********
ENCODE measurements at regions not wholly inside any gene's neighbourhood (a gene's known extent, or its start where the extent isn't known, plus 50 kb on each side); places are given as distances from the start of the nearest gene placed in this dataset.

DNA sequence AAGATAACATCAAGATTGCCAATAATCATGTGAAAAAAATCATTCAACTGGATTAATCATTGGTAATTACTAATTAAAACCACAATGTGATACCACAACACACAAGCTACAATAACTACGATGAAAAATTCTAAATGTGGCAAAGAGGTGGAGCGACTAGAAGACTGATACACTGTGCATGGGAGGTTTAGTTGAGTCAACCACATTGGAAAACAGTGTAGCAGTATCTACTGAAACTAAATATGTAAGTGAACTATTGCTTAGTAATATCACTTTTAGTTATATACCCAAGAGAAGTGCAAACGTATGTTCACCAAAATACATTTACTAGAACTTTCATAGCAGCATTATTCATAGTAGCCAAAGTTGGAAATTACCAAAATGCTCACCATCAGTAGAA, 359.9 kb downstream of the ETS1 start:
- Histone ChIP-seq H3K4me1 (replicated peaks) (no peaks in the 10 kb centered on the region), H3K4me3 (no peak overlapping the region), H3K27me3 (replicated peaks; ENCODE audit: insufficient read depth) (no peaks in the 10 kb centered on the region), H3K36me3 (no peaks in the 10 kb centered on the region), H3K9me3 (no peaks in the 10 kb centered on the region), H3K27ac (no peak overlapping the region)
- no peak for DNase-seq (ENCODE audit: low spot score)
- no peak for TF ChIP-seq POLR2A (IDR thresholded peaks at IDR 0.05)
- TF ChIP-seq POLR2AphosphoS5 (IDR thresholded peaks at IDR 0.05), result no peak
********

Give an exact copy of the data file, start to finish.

ENCODE measurements at regions not wholly inside any gene's neighbourhood (a gene's known extent, or its start where the extent isn't known, plus 50 kb on each side); places are given as distances from the start of the nearest gene placed in this dataset.

DNA sequence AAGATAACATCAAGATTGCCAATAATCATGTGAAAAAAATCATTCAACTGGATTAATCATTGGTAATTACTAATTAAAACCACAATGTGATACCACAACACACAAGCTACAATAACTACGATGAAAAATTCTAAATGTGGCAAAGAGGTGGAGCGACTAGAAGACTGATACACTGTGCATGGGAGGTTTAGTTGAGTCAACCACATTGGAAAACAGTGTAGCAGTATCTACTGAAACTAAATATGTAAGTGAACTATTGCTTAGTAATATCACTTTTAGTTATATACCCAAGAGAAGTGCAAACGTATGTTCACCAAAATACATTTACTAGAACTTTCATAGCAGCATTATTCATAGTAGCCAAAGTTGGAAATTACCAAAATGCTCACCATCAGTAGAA, 359.9 kb downstream of the ETS1 start:
- Histone ChIP-seq H3K4me1 (replicated peaks) (no peaks in the 10 kb centered on the region), H3K4me3 (no peak overlapping the region), H3K27me3 (replicated peaks; ENCODE audit: insufficient read depth) (no peaks in the 10 kb centered on the region), H3K36me3 (no peaks in the 10 kb centered on the region), H3K9me3 (no peaks in the 10 kb centered on the region), H3K27ac (no peak overlapping the region)
- no peak for DNase-seq (ENCODE audit: low spot score)
- no peak for TF ChIP-seq POLR2A (IDR thresholded peaks at IDR 0.05)
- TF ChIP-seq POLR2AphosphoS5 (IDR thresholded peaks at IDR 0.05), result no peak